Farmers dogged by breed laws
Moves to ban puppy farms in WA could lead to onerous requirements and unnecessary costs for farmers breeding working dogs, according to leaders of prominent WA working dog associations.
They want to ensure owners of working dogs are exempt from legislation that aims to stamp out puppy farms, as promised by the Labor Government if it wins the next election.
Grass Valley farmer and WA Working Sheep Dogs Association President Grant Cooke said breeding an occasional litter of working dogs was vastly different to running commercial puppy farms, and farmers with working dogs should not be subject to the same tough requirements.
He said farmers did not keep their dogs in the notorious conditions often associated with puppy farms, including overcrowding, over-breeding and poor hygiene.
Rather, Mr Cooke said, like many farmers, he would occasionally breed pups for his own purposes and would sell any excess.
Among Mr Cooke's seven dogs are two bitches aged five and six which have never been mated. He has not bred a litter of pups for two years.
"We rely on these dogs to work for us. It's in our very best interests to look after them and not treat them as breeding machines," Mr Cooke said.
But even as a small-scale breeder, he would have to make drastic changes if WA followed the Victorian rules.
Under similar Victorian legislation, Mr Cooke and other WA farmers wanting to breed their best sheep dogs would have to abide by onerous requirements, including providing concrete-floored kennels with associated infrastructure such as septic tanks. The kennels would need to be washed out daily and the farmers would be required to keep specific records.
The bitch would need to be vet checked prior to and after mating, and after whelping (birth of puppies).
Gidgegannup sheep farmer and geneticist Don Robertson, also vice-chairman of the Working Kelpie Council of Australia, said unless registered as a breeding animal, dogs would need to be sterilised at six months of age. "This is unworkable as the true traits of a good working dog often do not emerge for several years," he said.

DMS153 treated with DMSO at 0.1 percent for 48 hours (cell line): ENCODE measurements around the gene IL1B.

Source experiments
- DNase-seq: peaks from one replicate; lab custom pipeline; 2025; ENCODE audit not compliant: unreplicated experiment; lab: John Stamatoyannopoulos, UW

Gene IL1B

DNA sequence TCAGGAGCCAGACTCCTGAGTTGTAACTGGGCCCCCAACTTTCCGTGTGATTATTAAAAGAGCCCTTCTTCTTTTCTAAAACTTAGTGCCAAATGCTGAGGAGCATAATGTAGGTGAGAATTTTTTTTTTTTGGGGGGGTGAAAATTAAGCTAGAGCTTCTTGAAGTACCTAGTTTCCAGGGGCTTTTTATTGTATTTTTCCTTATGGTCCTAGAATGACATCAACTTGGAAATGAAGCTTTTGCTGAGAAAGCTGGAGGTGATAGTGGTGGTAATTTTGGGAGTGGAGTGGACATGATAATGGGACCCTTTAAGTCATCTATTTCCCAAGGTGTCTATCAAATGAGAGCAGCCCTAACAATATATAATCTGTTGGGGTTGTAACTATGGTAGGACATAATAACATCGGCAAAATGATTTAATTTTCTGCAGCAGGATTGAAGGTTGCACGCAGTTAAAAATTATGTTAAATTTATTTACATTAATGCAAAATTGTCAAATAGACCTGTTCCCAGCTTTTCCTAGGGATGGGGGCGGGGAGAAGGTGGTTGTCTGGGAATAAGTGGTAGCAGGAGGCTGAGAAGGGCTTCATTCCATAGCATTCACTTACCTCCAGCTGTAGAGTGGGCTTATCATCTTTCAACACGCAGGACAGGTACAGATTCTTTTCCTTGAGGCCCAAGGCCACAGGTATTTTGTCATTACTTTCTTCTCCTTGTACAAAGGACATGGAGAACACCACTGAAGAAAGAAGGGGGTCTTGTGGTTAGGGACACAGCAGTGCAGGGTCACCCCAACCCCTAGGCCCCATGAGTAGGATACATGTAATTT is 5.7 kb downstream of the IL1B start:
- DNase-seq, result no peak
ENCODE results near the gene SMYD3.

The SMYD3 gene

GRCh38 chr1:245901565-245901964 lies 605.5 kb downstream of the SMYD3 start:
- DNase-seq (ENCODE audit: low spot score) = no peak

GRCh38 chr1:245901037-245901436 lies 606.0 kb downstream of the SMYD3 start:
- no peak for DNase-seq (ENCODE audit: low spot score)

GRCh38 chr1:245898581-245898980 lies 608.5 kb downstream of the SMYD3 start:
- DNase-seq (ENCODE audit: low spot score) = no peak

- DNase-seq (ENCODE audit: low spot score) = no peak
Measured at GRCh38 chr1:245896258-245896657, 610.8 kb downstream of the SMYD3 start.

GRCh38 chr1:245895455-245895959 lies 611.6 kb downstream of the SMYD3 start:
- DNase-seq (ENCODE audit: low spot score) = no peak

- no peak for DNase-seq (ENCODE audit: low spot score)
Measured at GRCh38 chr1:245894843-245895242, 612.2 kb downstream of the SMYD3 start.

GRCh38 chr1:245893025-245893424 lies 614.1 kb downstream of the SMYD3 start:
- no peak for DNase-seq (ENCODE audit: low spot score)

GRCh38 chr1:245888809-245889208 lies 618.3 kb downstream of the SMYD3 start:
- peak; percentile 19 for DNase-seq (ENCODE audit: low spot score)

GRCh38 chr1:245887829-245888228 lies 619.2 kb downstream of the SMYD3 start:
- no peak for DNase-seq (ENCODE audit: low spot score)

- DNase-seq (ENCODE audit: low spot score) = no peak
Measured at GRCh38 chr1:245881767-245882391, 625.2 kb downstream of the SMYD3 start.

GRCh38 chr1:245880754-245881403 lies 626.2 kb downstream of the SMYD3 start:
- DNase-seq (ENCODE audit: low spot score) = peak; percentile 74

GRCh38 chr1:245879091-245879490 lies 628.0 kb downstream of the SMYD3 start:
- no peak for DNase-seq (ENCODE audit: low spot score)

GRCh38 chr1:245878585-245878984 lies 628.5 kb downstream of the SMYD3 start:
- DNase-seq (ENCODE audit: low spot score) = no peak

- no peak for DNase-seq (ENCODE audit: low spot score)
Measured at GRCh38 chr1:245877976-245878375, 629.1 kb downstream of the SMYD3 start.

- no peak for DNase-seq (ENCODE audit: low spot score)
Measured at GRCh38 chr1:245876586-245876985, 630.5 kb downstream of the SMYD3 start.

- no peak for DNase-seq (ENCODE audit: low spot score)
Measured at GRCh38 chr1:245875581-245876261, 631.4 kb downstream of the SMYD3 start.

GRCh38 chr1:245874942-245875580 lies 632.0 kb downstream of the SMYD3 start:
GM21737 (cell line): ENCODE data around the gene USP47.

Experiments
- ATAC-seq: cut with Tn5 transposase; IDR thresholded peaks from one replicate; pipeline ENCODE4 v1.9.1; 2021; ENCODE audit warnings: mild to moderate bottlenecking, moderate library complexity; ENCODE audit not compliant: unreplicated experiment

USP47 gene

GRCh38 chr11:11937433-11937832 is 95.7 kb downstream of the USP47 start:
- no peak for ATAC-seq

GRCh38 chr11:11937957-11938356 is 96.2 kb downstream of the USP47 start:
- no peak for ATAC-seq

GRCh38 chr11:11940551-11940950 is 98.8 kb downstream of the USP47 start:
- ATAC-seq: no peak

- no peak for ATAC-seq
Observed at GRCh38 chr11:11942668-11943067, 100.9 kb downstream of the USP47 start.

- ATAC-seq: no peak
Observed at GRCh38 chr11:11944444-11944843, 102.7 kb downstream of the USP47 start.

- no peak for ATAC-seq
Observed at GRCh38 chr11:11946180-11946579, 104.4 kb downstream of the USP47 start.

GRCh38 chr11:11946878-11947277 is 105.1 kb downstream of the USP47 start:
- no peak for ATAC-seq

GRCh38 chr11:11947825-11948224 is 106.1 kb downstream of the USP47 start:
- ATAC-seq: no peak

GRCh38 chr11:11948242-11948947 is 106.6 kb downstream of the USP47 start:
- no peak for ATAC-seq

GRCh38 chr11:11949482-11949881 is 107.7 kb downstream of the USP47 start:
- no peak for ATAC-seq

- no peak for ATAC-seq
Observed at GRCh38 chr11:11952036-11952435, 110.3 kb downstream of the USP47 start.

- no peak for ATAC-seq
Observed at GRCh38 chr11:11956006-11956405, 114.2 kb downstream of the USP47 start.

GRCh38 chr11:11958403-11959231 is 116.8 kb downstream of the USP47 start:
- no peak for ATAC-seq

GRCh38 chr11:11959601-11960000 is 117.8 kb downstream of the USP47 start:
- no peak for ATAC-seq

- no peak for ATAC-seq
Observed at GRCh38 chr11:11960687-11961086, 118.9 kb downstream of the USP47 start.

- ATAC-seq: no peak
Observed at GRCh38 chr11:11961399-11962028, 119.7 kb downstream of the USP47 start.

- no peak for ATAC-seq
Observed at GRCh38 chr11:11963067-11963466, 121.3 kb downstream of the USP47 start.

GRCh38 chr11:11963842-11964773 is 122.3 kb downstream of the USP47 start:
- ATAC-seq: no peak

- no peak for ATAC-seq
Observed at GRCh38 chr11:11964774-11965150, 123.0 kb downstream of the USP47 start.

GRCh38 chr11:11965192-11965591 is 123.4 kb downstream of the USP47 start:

Dr Robertson said such tough conditions would lead to a reduction in the working dog gene pool and poorer quality dogs being available over the longer term, as fewer farmers would select and breed their best genetics.
He said those who breed working dogs already follow a Code of Welfare for Australian Livestock Working Dogs.
The 40-page code has been endorsed and adopted by the agricultural industry. It represents about 3000 working dog trial enthusiasts involved in clubs and associations, as well as 100,000 farmers in Australia who use working dogs on farms.
"This demonstrates the industry is very on-side and probably ahead of the game in terms of good welfare by having this code in place," Dr Robertson said.
Dr Robertson said an exemption for working dogs would be easy to implement.
"There is already a framework in place to identify bona fide working dogs, as owners of these are entitled to pay just 25 per cent of the normal fee registration fee," he said.
He said in NSW working dogs were exempt from the laws aimed to ban puppy factories.
Dr Robertson, Mr Cooke and Kellerberrin farmer Gordon Curtis, also President of the Australian Federation for Livestock Working Dogs, have been lobbying relevant parties to ensure WA farmers who breed dogs are not subject to tough measures aimed at stopping puppy farms.
Last week they meet with representatives of the RSPCA in WA and provided them with the Code of Conduct.
Dr Robertson said senior RSPCA representatives seemed open to their views, and he was hopeful common sense would prevail.
They have also discussed the issue and provided the Welfare Code to WA Opposition Leader Mark McGowan.
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